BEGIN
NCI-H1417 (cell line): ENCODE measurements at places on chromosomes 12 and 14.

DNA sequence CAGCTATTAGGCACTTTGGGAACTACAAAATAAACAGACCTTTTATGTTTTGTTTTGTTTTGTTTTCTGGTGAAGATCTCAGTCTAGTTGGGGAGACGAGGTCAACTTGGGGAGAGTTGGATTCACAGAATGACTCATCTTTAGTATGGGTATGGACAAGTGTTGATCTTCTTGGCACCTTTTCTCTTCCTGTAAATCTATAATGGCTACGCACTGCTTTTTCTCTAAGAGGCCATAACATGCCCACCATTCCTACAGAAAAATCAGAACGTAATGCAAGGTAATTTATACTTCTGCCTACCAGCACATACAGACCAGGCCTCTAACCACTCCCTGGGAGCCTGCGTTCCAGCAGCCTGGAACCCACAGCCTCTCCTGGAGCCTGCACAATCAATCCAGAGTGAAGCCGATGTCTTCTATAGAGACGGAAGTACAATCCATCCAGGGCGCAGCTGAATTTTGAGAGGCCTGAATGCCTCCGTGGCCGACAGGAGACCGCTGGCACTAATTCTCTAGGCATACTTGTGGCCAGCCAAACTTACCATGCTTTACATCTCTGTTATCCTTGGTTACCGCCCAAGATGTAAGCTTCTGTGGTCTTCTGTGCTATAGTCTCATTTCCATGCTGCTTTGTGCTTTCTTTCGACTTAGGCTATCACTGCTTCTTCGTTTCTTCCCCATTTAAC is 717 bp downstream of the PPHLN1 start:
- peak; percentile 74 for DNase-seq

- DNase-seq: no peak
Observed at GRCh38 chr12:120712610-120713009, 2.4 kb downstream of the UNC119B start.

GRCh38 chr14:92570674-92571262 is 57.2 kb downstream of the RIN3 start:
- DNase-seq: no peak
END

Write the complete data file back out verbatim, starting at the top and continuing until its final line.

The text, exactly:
NCI-H1417 (cell line): ENCODE measurements at places on chromosomes 12 and 14.

DNA sequence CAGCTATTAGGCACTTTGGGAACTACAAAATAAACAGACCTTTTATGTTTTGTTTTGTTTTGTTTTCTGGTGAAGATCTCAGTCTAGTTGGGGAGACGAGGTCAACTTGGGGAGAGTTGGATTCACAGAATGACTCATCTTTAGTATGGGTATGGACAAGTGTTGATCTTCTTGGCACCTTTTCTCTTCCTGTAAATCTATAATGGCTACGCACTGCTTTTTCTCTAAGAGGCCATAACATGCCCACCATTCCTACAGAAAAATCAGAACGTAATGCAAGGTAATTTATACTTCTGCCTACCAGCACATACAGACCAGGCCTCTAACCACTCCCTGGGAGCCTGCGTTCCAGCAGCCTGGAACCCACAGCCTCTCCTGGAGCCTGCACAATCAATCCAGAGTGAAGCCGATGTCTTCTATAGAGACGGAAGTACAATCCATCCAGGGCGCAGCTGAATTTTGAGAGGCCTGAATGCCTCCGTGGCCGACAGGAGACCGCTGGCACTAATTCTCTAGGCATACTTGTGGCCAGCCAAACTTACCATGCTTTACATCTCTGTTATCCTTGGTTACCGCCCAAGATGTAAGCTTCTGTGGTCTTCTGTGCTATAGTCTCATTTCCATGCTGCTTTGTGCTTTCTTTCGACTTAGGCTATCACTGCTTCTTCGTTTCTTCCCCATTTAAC is 717 bp downstream of the PPHLN1 start:
- peak; percentile 74 for DNase-seq

- DNase-seq: no peak
Observed at GRCh38 chr12:120712610-120713009, 2.4 kb downstream of the UNC119B start.

GRCh38 chr14:92570674-92571262 is 57.2 kb downstream of the RIN3 start:
- DNase-seq: no peak